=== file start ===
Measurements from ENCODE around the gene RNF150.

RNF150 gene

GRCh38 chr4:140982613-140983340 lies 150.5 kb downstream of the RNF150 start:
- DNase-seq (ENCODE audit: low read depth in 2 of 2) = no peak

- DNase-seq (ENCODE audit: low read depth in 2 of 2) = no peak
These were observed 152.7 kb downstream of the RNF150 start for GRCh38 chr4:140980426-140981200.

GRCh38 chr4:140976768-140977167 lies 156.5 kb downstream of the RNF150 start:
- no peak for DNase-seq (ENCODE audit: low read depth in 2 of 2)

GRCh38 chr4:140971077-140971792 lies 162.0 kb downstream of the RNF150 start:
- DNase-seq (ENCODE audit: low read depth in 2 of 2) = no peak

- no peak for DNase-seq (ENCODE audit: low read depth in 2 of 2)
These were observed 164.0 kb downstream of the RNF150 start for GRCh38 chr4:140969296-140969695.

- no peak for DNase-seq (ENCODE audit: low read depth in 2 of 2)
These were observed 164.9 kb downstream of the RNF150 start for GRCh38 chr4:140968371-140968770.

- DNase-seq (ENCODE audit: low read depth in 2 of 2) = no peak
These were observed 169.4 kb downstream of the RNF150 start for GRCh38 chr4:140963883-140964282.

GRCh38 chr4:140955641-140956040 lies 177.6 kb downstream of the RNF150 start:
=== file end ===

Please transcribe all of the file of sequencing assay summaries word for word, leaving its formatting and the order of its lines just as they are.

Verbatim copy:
Measurements from ENCODE around the gene RNF150.

RNF150 gene

GRCh38 chr4:140982613-140983340 lies 150.5 kb downstream of the RNF150 start:
- DNase-seq (ENCODE audit: low read depth in 2 of 2) = no peak

- DNase-seq (ENCODE audit: low read depth in 2 of 2) = no peak
These were observed 152.7 kb downstream of the RNF150 start for GRCh38 chr4:140980426-140981200.

GRCh38 chr4:140976768-140977167 lies 156.5 kb downstream of the RNF150 start:
- no peak for DNase-seq (ENCODE audit: low read depth in 2 of 2)

GRCh38 chr4:140971077-140971792 lies 162.0 kb downstream of the RNF150 start:
- DNase-seq (ENCODE audit: low read depth in 2 of 2) = no peak

- no peak for DNase-seq (ENCODE audit: low read depth in 2 of 2)
These were observed 164.0 kb downstream of the RNF150 start for GRCh38 chr4:140969296-140969695.

- no peak for DNase-seq (ENCODE audit: low read depth in 2 of 2)
These were observed 164.9 kb downstream of the RNF150 start for GRCh38 chr4:140968371-140968770.

- DNase-seq (ENCODE audit: low read depth in 2 of 2) = no peak
These were observed 169.4 kb downstream of the RNF150 start for GRCh38 chr4:140963883-140964282.

GRCh38 chr4:140955641-140956040 lies 177.6 kb downstream of the RNF150 start: